My Personal Praxis Statement
As a college student, I often find myself inundated with work. To make it worse, these assignments usually are uninteresting and irrelevant. It is in the midst of these tedious exercises that I begin to wonder whether all of this work is worth it. When this issue creeps into my mind, I think back to my reasons for choosing to pursue this profession. When I started college, I knew that I could not function in a typical nine to five job. The banality and predictability of such a career simply did not appeal to me. So that essentially ruled out any course of study which would lead to such an occupation. I also knew that I wanted a job that would allow me to make a difference in people’s lives. My mind carefully contemplated the list of possible vocations, and ultimately the field of education seemed to possess the strongest appeal. A teaching career, I figured, would allow me to have a strong impact on the lives of young people. I wanted to help them grow both as students and as people, just as my teachers had done for me. So, despite the warnings of many current teachers, I enlisted myself in a curriculum devoted to teacher preparation.
Looking back, I believe that the correct choice was made. Obviously, I cannot know for sure until I immerse myself in the waters of a full-time teaching position. Perhaps I will come to find that the field of education is not what I expected. Maybe I will be unable to get through to my students. Who knows—these are all possibilities. I think about these possibilities from time to time, and they always scare me. Devoting four years of my life to something only to fail at that pursuit would be devastating. Despite these fears, however, I believe that I will succeed as a teacher. This conviction, although somewhat intangible, stems from a belief that I have something to offer to students. I believe that I can pass along my own wisdom while simultaneously helping them to develop a knowledge base of their own. I believe that I can get through to students and allow them to reach new realizations. I believe that I can help them to see the process of schooling as an experience that is both interesting and enlightening. What follows is my interpretation of the teaching profession. It details the methodological and ideological frameworks that I would use to construct a learning experience that is meaningful for students.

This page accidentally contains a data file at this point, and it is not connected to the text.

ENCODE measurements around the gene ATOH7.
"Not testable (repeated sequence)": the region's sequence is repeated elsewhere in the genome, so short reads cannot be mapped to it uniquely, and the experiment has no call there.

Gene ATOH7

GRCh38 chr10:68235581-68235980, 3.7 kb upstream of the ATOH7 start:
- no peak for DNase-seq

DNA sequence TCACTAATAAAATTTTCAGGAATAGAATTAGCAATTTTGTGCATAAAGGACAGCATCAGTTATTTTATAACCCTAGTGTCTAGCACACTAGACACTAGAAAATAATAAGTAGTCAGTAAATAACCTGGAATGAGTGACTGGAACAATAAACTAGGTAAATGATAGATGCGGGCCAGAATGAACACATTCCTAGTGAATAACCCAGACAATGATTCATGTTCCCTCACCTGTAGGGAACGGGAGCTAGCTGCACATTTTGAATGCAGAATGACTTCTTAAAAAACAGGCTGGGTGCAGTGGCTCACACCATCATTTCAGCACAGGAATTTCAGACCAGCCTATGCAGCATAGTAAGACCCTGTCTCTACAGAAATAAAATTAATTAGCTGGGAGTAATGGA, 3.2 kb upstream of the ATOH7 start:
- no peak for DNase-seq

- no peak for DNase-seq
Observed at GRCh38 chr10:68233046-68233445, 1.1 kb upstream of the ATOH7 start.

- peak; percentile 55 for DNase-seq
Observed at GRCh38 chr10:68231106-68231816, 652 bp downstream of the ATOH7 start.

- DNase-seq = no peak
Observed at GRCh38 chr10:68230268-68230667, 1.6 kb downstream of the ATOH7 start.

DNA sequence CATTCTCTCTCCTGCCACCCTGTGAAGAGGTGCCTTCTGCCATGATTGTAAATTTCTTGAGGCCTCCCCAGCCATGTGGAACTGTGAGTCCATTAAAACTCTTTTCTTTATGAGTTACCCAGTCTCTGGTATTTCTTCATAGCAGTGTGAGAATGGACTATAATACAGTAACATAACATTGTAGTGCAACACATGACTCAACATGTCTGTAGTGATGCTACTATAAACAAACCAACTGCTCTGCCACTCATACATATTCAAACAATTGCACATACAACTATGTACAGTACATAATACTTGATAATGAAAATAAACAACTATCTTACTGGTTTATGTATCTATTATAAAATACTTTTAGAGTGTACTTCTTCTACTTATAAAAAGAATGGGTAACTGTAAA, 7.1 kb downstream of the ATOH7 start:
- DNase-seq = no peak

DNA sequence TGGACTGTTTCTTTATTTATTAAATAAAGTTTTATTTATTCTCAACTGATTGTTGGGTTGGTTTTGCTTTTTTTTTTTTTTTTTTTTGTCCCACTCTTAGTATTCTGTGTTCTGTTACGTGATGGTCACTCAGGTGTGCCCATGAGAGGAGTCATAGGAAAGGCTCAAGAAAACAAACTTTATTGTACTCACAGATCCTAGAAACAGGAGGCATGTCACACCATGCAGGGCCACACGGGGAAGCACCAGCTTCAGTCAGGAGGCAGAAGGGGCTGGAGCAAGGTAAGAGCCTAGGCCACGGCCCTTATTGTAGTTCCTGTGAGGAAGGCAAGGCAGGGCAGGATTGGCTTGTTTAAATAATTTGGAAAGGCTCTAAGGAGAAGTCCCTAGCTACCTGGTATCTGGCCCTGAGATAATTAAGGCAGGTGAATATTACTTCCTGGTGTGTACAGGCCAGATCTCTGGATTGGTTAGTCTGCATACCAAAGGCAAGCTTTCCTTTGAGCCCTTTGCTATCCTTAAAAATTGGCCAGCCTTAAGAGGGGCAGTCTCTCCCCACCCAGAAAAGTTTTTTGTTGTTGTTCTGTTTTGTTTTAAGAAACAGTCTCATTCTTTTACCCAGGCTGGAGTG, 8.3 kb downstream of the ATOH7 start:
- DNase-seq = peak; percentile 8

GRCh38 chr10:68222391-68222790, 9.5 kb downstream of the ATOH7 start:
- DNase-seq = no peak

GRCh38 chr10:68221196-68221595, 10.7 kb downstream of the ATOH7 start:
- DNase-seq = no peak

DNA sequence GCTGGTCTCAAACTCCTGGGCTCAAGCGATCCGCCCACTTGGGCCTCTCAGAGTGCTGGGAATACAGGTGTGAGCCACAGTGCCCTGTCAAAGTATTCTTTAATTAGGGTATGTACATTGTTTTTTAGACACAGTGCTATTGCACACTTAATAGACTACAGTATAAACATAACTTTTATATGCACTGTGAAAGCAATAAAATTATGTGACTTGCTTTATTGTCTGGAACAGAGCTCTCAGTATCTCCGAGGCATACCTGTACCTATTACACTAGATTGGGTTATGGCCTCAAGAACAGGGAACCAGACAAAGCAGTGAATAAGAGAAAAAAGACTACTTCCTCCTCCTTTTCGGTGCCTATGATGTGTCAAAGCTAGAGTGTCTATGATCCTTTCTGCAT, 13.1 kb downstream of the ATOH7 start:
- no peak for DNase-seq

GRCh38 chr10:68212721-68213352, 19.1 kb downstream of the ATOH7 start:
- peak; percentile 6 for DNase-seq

When looking back on high school, I realize that I typically learned more from teachers who made their classes interesting. By doing so, these educators utilized student interest as method of building a desire to learn. They camouflaged learning in the colors of discussion, making it seem as though we simply were carrying on a normal discourse. But each class inevitably resulted in the acquisition of a better understanding of the subject material. As a student, I found myself wanting to go to these classes. ...